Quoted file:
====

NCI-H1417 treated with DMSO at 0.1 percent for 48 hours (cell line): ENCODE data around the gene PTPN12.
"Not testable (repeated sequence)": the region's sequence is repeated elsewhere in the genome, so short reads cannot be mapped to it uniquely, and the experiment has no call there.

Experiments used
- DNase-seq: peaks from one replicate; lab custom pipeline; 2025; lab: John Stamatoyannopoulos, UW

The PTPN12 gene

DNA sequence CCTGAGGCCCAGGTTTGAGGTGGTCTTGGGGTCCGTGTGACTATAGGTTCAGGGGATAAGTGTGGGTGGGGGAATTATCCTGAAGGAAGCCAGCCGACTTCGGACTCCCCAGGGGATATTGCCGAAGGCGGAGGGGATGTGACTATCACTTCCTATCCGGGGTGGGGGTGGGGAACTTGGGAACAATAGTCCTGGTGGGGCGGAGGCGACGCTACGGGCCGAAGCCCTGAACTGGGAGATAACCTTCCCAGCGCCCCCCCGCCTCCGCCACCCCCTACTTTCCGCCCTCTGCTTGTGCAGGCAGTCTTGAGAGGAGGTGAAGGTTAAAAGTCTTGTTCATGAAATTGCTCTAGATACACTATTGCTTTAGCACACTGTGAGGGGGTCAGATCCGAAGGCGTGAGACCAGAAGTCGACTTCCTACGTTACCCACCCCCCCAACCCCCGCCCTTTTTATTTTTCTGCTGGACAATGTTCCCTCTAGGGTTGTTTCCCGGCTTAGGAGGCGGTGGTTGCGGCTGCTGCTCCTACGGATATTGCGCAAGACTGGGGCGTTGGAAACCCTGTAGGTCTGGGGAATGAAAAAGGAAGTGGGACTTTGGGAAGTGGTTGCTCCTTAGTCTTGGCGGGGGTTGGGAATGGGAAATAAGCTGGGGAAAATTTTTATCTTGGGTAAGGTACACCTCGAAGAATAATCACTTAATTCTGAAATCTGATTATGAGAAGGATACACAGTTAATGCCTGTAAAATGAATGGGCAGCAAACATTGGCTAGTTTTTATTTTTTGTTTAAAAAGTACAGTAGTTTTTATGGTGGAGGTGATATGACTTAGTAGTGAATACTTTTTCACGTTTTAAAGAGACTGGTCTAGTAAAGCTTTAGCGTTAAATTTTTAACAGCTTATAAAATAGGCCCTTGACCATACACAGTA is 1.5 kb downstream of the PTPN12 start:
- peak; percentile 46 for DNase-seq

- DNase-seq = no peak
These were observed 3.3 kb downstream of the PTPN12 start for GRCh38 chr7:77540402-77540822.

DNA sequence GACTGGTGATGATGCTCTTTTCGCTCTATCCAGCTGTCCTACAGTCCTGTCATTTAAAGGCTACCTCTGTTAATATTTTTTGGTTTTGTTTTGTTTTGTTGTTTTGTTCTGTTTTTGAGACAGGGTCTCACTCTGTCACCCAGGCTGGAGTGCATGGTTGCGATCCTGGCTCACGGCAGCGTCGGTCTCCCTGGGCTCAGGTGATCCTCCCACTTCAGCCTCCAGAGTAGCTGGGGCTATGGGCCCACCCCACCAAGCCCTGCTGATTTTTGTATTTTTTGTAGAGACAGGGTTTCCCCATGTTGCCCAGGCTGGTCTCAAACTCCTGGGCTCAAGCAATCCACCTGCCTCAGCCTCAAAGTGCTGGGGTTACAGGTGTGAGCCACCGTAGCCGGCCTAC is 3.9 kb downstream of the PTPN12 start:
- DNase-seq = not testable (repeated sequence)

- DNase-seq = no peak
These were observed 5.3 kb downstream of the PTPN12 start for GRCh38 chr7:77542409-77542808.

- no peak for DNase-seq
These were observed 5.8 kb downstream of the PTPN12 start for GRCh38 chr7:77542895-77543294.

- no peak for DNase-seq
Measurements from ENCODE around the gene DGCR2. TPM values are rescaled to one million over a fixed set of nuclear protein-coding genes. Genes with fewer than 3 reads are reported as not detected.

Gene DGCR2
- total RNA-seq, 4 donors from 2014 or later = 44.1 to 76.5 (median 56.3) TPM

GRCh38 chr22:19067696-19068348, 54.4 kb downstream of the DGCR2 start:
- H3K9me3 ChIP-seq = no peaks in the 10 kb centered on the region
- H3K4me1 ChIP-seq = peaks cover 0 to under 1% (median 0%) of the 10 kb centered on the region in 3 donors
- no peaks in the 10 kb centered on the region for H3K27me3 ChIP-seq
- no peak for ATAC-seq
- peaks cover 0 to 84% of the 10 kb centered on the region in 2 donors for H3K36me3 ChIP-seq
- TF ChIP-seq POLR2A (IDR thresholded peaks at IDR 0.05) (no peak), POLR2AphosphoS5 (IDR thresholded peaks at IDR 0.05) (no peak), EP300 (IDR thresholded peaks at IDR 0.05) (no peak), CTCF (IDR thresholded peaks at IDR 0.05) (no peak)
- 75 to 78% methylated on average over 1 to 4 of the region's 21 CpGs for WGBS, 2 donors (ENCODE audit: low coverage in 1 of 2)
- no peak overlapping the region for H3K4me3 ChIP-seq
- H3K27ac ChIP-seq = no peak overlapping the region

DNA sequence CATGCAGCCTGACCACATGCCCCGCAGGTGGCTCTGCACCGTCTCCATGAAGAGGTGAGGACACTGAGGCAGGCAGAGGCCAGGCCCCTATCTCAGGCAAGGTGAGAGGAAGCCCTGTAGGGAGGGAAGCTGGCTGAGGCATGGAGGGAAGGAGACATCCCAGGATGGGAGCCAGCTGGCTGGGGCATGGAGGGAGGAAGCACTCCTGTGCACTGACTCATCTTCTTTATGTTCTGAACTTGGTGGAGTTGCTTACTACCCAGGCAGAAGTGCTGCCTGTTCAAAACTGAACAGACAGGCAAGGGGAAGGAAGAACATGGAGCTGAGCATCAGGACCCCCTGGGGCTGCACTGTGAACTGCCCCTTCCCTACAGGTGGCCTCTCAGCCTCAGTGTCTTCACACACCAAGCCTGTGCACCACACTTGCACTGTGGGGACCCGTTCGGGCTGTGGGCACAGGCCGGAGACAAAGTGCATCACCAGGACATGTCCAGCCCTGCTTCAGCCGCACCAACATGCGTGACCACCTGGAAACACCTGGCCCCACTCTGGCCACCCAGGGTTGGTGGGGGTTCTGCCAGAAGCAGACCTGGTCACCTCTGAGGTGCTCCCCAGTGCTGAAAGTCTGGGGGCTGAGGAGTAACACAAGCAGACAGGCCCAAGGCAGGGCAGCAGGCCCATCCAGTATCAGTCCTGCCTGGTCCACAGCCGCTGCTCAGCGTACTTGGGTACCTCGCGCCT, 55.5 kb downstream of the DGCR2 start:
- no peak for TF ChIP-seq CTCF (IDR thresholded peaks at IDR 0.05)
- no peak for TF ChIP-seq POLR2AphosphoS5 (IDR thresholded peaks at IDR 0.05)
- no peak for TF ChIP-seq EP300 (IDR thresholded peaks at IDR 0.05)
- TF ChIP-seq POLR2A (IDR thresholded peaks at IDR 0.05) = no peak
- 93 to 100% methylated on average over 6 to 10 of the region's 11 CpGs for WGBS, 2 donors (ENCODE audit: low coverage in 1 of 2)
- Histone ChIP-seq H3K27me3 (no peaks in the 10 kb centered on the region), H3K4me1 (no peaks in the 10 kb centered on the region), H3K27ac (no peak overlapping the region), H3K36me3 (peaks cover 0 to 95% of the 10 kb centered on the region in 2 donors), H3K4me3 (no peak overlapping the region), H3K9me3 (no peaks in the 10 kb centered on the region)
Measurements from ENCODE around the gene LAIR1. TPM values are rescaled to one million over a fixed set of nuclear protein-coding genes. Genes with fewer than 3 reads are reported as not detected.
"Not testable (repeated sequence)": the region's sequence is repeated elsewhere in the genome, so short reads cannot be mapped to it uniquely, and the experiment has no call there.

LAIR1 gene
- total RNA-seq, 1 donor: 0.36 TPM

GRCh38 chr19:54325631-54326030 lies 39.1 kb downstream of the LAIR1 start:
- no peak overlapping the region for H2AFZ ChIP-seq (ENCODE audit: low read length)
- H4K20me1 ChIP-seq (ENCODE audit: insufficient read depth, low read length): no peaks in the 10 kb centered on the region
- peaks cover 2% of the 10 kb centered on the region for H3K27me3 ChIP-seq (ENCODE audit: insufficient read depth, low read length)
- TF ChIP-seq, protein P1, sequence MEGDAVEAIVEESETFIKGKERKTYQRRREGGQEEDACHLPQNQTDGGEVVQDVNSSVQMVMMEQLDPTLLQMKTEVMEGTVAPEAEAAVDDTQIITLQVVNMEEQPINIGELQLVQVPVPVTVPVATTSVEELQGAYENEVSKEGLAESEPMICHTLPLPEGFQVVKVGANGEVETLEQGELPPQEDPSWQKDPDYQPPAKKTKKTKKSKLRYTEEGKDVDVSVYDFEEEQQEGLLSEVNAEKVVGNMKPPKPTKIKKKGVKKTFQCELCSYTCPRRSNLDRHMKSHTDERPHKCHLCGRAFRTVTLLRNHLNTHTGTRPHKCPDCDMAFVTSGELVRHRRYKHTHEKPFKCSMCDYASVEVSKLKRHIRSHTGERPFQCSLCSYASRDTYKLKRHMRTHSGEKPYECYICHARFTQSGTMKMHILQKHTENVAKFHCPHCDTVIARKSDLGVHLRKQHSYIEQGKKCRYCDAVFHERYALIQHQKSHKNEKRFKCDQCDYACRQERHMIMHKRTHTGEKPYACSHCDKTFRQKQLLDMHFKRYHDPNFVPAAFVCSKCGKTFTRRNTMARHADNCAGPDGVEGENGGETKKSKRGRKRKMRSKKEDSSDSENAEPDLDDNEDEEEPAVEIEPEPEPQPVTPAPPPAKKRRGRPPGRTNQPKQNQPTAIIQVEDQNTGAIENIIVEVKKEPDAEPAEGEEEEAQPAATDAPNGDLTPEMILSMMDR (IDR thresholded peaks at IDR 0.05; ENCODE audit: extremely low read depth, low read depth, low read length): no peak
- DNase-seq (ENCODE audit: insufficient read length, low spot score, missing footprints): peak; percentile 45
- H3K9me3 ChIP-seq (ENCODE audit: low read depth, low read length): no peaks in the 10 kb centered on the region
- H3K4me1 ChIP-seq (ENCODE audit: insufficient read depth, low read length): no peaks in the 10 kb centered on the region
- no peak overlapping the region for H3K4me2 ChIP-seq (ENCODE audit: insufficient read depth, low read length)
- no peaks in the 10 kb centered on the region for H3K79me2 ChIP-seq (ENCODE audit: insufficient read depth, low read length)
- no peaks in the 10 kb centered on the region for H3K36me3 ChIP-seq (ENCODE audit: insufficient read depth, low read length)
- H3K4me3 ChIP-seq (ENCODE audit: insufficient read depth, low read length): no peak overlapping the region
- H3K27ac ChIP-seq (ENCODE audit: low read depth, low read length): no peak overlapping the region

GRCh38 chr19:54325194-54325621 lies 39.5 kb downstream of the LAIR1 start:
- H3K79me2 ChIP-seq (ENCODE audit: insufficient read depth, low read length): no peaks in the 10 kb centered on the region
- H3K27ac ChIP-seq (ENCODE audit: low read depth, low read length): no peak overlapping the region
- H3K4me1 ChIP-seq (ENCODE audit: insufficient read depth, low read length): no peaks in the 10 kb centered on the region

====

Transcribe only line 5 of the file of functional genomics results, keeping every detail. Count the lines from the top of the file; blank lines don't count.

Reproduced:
The PTPN12 gene